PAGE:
KC5 Intercultural Communication_UkrainianLeeds-Hurwitz, W. (2017). Intercultural communication [Ukrainian]. (R. M. Senyshyn, trans). Key Concepts in Intercultural Dialogue, 5. Available from:
https://centerforinterculturaldialogue.files.wordpress.com/2017/08/kc5-intercultural-communication_ukrainian.pdf

If you are interested in translating one of the Key Concepts, please contact me for approval first because dozens are currently in process. As always, if there is a concept you think should be written up as one of the Key Concepts, whether in English or any other language, propose it. If you are new to CID, please provide a brief resume. This opportunity is open to masters students and above, on the assumption that some familiarity with academic conventions generally, and discussion of intercultural dialogue specifically, are useful.

Wendy Leeds-Hurwitz, Director
Center for Intercultural Dialogue


Creative Commons License
This work is licensed under a Creative Commons Attribution-NonCommercial-NoDerivatives 4.0 International License.

Roxanna Senyshyn Researcher Profile

Researcher ProfilesRoxanna Senyshyn is Assistant Professor of Applied Linguistics and Communication Arts and Sciences at Pennsylvania State University, Abington College. Her teaching and research focus on intercultural communication and second language learning and teaching. Specifically, her research interests include intercultural and transformative learning in teacher education, intercultural competencies for academic and professional purposes, and ESL pedagogy and assessment with a focus on academic writing.

Roxanna SenyshynOne strand of Dr. Senyshyn’s research examines the need to prepare both preservice and inservice teachers for working with English language learners in multilingual and multicultural classroom settings.  Through community-based scholarship, she investigates the impact of intercultural engagement and learning on different constituents. From the student perspective, she has studied the impact of intercultural learning through engagement of domestic students with their international peers in semester long projects. She has studied this influence through the lens of Mezirow’s transformative learning theory, which encourages critical reflection and examination of personal beliefs and actions to allow for a change in perspectives and behavior. She has also used transformative learning framework in a faculty professional development context as an assessment tool to investigate the impact of professional development on faculty practices surrounding teaching and learning in a linguistically and culturally diverse college classroom.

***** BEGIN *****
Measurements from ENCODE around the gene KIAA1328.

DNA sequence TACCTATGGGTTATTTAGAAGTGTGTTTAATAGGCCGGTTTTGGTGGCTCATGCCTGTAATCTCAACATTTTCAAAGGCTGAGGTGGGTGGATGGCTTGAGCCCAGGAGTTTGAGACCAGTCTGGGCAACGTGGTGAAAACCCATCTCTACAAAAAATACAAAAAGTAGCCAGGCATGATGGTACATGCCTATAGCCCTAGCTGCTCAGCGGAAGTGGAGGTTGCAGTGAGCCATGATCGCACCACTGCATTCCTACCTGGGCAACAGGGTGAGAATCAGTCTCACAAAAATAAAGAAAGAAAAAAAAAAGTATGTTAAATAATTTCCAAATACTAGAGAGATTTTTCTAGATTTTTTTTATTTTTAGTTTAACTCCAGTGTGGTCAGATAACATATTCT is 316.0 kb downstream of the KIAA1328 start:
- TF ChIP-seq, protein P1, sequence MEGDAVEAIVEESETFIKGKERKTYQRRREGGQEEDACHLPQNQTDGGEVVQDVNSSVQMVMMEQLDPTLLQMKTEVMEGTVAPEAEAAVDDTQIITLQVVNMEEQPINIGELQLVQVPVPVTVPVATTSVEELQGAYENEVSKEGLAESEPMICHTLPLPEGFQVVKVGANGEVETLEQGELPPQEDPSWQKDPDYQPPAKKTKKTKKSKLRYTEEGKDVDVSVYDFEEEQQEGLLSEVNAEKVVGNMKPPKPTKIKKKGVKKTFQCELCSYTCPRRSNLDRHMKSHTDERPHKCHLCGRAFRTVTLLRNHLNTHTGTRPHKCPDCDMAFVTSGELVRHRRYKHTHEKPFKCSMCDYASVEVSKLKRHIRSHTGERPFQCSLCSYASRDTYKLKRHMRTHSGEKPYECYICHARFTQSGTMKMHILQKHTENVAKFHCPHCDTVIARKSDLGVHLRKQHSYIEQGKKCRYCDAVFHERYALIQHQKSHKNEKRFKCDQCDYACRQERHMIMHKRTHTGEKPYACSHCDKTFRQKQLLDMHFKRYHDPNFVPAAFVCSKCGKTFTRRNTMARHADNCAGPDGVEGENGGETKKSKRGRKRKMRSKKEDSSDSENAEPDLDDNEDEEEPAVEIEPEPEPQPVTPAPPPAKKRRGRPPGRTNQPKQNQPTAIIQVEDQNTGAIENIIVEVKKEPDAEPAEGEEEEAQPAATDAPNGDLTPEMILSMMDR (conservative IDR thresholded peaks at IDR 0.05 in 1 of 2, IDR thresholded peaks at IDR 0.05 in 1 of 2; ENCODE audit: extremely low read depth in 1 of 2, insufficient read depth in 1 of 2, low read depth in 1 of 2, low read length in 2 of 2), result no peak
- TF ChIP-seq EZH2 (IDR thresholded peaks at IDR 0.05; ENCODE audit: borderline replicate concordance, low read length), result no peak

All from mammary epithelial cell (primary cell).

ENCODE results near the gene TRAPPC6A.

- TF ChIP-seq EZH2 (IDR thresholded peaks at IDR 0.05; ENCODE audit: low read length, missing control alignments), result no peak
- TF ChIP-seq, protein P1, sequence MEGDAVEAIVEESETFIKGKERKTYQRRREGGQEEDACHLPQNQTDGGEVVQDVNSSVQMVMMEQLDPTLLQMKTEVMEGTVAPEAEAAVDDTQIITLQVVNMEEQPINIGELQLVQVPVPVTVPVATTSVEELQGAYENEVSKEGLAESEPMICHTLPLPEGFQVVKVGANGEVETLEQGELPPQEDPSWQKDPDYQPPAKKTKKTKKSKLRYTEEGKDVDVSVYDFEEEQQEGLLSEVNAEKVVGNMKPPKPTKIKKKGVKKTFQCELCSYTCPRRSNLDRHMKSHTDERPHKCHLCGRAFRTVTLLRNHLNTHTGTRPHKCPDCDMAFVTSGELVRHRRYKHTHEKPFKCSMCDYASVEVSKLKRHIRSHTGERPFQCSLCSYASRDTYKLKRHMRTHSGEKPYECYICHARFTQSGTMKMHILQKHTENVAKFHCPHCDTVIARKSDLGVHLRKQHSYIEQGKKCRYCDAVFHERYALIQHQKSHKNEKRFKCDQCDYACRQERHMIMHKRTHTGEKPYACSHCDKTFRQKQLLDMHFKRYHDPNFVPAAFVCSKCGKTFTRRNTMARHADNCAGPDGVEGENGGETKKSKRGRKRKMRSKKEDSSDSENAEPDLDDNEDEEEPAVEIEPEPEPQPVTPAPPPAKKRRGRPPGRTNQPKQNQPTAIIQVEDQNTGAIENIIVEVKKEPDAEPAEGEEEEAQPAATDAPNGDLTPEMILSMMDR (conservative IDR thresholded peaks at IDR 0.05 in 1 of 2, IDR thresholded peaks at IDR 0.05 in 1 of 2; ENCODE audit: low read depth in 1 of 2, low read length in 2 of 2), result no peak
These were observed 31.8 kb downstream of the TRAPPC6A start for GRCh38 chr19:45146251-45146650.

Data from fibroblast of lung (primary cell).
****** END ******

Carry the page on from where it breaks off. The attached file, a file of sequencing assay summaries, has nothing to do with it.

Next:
The other strand of Dr. Senyshyn’s research focuses on intercultural learning and intercultural competence development to aid in the process of adjustment and acculturation of international students. The primary focus for this scholarship has been on identifying challenges that international students experience when adjusting to both academic and social demands in U.S. colleges and universities and assessing academic support to aid these students in their successful transition. In one of her recent projects, she examined the impact of first-year seminar experience and out-of-class engagement with domestic students on international students’ intercultural competence development.

In addition to her experience in academia, Dr. Senyshyn has been a consultant for BGRS Intercultural and Language Training doing training and coaching for inbound and outbound expatriates and their families in the greater Philadelphia area (Pennsylvania, U.S.).

Chamberlin-Quinlisk, C. R. & Senyshyn, R. (2012). Language teaching and intercultural education: Making critical connections. Intercultural Education, 23, 15-23.

Senyshyn, R.M. & Chamberlin-Quinlisk, C.R. (2009).  Assessing effective partnerships in intercultural education: Transformative learning as a tool for evaluation. Communication Teacher, 23 (4), 167-178.

Senyshyn, R.M.  (2001).  Learning cross-cultural competencies: Implications for international management education.  Perspectives in Higher Education Reform.  Proceedings of the 11th Annual International Conference of Alliance of Universities for Democracy, Volume 10, Sofia, Bulgaria.

Senyshyn, R.M., Warford, M., & Zhan, J.  (2000).  Academic and non-academic issues of adjustment to American higher education.  Journal of International Education, 30(1) 17-35.